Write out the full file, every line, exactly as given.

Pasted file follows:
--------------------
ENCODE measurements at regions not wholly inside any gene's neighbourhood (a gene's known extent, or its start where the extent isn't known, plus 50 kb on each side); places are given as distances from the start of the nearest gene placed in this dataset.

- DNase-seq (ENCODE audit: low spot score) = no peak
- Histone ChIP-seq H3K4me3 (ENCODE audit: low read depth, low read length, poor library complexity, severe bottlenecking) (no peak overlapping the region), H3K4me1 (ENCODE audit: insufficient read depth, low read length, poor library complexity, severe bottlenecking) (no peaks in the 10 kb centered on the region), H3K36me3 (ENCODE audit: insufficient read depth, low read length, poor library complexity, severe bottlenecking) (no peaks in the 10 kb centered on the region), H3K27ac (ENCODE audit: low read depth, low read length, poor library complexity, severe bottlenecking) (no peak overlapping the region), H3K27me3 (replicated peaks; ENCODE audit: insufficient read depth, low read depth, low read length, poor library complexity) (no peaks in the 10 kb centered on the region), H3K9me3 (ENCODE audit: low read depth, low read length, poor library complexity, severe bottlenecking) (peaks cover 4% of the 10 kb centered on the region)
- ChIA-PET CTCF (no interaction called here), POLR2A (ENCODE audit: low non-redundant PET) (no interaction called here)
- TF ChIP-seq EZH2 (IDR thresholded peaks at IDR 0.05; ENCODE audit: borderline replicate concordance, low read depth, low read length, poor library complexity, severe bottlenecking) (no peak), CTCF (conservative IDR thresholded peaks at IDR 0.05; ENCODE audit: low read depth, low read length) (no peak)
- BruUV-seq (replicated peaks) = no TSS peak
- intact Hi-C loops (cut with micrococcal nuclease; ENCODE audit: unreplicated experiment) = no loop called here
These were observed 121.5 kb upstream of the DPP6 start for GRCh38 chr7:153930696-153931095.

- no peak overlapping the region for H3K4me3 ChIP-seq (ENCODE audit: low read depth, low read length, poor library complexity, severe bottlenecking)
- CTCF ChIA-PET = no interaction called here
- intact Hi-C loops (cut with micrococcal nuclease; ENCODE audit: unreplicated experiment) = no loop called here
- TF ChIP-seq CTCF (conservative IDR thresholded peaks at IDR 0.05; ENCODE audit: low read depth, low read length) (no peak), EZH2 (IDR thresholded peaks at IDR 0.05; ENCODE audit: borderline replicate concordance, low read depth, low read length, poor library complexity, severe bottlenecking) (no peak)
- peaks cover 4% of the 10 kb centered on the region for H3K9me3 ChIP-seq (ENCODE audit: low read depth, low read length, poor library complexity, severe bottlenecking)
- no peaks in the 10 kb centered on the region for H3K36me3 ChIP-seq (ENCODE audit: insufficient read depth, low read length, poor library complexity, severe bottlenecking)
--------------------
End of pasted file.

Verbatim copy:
ENCODE measurements at regions not wholly inside any gene's neighbourhood (a gene's known extent, or its start where the extent isn't known, plus 50 kb on each side); places are given as distances from the start of the nearest gene placed in this dataset.

- DNase-seq (ENCODE audit: low spot score) = no peak
- Histone ChIP-seq H3K4me3 (ENCODE audit: low read depth, low read length, poor library complexity, severe bottlenecking) (no peak overlapping the region), H3K4me1 (ENCODE audit: insufficient read depth, low read length, poor library complexity, severe bottlenecking) (no peaks in the 10 kb centered on the region), H3K36me3 (ENCODE audit: insufficient read depth, low read length, poor library complexity, severe bottlenecking) (no peaks in the 10 kb centered on the region), H3K27ac (ENCODE audit: low read depth, low read length, poor library complexity, severe bottlenecking) (no peak overlapping the region), H3K27me3 (replicated peaks; ENCODE audit: insufficient read depth, low read depth, low read length, poor library complexity) (no peaks in the 10 kb centered on the region), H3K9me3 (ENCODE audit: low read depth, low read length, poor library complexity, severe bottlenecking) (peaks cover 4% of the 10 kb centered on the region)
- ChIA-PET CTCF (no interaction called here), POLR2A (ENCODE audit: low non-redundant PET) (no interaction called here)
- TF ChIP-seq EZH2 (IDR thresholded peaks at IDR 0.05; ENCODE audit: borderline replicate concordance, low read depth, low read length, poor library complexity, severe bottlenecking) (no peak), CTCF (conservative IDR thresholded peaks at IDR 0.05; ENCODE audit: low read depth, low read length) (no peak)
- BruUV-seq (replicated peaks) = no TSS peak
- intact Hi-C loops (cut with micrococcal nuclease; ENCODE audit: unreplicated experiment) = no loop called here
These were observed 121.5 kb upstream of the DPP6 start for GRCh38 chr7:153930696-153931095.

- no peak overlapping the region for H3K4me3 ChIP-seq (ENCODE audit: low read depth, low read length, poor library complexity, severe bottlenecking)
- CTCF ChIA-PET = no interaction called here
- intact Hi-C loops (cut with micrococcal nuclease; ENCODE audit: unreplicated experiment) = no loop called here
- TF ChIP-seq CTCF (conservative IDR thresholded peaks at IDR 0.05; ENCODE audit: low read depth, low read length) (no peak), EZH2 (IDR thresholded peaks at IDR 0.05; ENCODE audit: borderline replicate concordance, low read depth, low read length, poor library complexity, severe bottlenecking) (no peak)
- peaks cover 4% of the 10 kb centered on the region for H3K9me3 ChIP-seq (ENCODE audit: low read depth, low read length, poor library complexity, severe bottlenecking)
- no peaks in the 10 kb centered on the region for H3K36me3 ChIP-seq (ENCODE audit: insufficient read depth, low read length, poor library complexity, severe bottlenecking)